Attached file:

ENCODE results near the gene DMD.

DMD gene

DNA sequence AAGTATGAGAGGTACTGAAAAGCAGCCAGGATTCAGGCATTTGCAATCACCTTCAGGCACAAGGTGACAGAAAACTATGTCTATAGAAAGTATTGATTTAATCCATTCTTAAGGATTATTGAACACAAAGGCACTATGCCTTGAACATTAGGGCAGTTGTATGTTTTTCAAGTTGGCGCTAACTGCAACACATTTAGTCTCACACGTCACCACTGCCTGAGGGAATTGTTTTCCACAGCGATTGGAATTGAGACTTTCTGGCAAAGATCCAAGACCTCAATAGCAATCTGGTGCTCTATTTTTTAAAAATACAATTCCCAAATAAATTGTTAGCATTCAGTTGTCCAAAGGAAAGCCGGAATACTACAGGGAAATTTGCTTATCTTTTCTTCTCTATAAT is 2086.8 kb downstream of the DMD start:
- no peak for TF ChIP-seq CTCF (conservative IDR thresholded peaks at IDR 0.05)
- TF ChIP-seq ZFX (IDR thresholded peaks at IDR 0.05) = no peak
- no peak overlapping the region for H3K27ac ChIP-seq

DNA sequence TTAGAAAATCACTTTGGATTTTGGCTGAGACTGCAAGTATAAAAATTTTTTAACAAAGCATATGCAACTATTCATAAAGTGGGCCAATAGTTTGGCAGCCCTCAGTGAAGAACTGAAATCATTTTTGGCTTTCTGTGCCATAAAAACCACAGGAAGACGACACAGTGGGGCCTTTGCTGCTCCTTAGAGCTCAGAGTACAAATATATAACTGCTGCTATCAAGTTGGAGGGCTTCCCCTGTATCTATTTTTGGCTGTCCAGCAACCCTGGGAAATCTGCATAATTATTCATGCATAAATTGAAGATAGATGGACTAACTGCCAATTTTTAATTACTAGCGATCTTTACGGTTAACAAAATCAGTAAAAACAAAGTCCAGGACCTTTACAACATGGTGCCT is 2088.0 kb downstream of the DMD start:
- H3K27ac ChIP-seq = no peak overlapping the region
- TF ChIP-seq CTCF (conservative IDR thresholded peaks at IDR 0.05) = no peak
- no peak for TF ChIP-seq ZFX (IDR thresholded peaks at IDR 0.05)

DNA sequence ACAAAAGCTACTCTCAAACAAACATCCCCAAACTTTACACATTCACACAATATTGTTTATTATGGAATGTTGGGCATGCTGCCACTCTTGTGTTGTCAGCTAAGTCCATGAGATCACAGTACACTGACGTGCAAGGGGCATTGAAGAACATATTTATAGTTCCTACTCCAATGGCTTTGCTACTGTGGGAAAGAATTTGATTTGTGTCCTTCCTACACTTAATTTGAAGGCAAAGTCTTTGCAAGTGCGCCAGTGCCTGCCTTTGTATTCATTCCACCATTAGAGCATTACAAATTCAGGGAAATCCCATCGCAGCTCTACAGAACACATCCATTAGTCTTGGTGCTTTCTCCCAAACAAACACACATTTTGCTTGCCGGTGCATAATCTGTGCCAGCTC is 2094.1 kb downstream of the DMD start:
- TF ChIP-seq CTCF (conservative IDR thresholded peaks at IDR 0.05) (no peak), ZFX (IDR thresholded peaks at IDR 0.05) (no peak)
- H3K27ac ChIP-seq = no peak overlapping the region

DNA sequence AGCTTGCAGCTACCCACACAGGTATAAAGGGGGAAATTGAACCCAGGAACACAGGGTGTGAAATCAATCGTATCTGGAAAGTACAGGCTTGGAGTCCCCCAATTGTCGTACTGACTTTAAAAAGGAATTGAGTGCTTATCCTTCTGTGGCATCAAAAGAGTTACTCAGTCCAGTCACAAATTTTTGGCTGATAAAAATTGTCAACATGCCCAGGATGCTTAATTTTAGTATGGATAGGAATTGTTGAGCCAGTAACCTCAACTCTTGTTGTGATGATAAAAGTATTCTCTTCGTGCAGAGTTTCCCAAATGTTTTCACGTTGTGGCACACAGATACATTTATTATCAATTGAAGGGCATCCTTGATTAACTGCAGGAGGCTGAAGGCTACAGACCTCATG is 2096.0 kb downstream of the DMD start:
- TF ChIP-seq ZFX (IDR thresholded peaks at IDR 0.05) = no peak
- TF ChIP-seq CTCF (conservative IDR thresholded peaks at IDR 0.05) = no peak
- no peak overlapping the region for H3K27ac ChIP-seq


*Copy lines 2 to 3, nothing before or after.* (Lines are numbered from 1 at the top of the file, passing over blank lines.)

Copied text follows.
DMD gene

DNA sequence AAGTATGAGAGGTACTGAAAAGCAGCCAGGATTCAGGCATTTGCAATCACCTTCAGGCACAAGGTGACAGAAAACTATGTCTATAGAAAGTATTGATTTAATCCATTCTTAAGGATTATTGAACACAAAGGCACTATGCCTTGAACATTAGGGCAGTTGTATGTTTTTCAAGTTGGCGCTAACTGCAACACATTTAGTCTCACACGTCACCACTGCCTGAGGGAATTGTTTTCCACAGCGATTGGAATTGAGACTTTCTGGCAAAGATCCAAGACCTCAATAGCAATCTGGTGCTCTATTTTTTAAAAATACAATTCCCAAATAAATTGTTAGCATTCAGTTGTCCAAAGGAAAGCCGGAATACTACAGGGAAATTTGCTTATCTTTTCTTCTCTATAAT is 2086.8 kb downstream of the DMD start: